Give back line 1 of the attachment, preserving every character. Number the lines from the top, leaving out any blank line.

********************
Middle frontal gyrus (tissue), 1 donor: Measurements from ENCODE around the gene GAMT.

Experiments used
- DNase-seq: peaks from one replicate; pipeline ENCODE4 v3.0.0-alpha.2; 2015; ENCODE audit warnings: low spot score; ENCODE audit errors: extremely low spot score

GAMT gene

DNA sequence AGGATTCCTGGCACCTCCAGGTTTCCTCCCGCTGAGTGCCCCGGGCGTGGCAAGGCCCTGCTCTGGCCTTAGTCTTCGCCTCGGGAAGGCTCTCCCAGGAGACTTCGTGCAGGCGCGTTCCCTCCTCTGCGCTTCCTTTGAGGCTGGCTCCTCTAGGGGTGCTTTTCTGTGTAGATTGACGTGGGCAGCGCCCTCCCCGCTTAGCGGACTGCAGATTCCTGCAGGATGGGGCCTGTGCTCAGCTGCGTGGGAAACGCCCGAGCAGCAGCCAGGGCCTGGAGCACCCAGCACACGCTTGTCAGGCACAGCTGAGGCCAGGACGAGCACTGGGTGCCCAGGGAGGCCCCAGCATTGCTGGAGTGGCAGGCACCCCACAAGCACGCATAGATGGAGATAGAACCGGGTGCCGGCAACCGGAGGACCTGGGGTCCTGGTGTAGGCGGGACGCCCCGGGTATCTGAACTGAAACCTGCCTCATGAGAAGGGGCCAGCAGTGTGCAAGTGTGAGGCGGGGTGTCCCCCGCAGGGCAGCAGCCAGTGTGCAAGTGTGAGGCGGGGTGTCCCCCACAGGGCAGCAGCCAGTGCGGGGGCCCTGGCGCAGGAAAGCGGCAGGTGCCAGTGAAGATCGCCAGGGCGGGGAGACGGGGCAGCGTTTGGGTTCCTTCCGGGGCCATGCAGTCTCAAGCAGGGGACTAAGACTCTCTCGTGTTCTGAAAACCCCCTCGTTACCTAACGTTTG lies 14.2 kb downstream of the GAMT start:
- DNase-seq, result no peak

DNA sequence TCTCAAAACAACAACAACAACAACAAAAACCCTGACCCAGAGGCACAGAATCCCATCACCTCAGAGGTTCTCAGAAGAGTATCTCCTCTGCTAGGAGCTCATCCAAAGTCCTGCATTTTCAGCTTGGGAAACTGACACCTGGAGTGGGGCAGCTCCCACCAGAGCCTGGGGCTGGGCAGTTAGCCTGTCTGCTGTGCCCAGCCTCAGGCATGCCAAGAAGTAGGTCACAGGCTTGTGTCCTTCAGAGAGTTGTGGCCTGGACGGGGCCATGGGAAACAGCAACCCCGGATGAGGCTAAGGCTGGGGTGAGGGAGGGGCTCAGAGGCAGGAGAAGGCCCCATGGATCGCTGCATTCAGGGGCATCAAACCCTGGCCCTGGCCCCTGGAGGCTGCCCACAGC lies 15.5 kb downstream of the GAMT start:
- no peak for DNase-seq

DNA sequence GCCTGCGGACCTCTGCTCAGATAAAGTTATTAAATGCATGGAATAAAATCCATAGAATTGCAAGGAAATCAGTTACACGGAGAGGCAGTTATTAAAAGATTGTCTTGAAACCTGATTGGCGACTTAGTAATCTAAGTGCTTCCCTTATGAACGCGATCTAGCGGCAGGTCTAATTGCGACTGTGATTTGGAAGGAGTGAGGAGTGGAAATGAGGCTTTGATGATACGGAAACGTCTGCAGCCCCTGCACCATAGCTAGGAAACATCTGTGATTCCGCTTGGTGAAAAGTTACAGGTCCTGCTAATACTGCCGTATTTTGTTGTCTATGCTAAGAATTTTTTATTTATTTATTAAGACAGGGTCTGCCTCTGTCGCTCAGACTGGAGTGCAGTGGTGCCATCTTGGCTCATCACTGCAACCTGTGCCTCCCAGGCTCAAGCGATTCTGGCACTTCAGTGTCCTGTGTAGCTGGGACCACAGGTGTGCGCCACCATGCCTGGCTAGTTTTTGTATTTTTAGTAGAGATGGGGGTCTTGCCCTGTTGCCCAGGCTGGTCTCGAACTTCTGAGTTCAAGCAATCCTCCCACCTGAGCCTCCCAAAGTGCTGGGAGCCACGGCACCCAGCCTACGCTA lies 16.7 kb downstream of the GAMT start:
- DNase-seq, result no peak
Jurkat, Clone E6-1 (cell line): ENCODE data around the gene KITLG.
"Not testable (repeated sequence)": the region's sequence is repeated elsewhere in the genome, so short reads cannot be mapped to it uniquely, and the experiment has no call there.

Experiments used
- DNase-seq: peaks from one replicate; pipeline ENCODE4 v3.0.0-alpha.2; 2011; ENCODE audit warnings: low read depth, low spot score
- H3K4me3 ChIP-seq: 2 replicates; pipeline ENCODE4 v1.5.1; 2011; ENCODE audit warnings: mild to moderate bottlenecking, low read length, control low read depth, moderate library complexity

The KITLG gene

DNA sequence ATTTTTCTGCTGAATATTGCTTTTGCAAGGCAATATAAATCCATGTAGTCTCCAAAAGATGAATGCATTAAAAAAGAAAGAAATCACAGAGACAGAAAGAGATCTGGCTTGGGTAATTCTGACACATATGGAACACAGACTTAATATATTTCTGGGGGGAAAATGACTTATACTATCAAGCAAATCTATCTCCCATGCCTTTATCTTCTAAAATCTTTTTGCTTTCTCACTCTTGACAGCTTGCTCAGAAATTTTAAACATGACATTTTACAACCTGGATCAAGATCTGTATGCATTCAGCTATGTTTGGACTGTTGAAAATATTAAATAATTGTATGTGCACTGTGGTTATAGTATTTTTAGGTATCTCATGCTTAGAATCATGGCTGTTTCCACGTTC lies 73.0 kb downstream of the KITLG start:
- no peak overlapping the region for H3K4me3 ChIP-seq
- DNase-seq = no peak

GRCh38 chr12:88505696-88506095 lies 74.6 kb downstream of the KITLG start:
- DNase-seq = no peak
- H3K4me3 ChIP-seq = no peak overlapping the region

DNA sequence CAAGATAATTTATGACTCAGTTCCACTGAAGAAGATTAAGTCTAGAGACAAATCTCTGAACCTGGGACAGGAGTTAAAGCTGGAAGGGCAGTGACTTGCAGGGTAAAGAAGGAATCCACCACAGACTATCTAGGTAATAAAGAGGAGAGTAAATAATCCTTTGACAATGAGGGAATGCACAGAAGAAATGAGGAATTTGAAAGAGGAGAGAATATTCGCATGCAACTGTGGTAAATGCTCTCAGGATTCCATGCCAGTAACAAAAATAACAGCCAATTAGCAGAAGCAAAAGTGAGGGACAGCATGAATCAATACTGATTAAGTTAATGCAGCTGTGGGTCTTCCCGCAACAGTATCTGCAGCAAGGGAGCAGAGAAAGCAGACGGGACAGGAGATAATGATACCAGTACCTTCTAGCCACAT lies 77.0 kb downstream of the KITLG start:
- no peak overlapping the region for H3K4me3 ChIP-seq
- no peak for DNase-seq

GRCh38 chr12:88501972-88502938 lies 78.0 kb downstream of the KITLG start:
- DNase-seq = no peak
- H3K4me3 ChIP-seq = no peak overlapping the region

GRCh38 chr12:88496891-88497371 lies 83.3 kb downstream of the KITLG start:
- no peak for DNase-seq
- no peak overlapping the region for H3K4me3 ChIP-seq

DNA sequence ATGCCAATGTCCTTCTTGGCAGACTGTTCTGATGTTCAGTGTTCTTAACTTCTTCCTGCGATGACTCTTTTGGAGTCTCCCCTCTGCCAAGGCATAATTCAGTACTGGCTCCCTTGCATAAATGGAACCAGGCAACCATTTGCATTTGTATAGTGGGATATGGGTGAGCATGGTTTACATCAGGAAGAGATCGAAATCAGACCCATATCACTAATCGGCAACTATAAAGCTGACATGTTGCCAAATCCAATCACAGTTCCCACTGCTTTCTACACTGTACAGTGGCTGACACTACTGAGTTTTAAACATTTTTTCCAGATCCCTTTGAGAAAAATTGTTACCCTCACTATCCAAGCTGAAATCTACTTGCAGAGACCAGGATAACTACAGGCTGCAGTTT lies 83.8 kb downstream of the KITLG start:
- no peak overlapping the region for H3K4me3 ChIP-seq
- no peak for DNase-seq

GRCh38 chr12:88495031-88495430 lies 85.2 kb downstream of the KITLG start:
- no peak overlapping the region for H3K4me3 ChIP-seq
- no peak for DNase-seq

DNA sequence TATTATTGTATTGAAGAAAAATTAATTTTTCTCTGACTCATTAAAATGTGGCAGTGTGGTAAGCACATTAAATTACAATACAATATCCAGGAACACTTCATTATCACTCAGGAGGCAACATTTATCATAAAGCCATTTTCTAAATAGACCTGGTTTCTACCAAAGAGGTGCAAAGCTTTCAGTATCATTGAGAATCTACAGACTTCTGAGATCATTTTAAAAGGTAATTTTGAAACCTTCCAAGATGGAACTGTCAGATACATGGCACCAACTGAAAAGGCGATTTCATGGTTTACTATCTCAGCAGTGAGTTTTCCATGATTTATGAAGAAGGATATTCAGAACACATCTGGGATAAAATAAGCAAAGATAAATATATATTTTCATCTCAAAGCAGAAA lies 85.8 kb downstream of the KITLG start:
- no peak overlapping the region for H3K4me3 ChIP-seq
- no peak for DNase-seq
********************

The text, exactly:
Middle frontal gyrus (tissue), 1 donor: Measurements from ENCODE around the gene GAMT.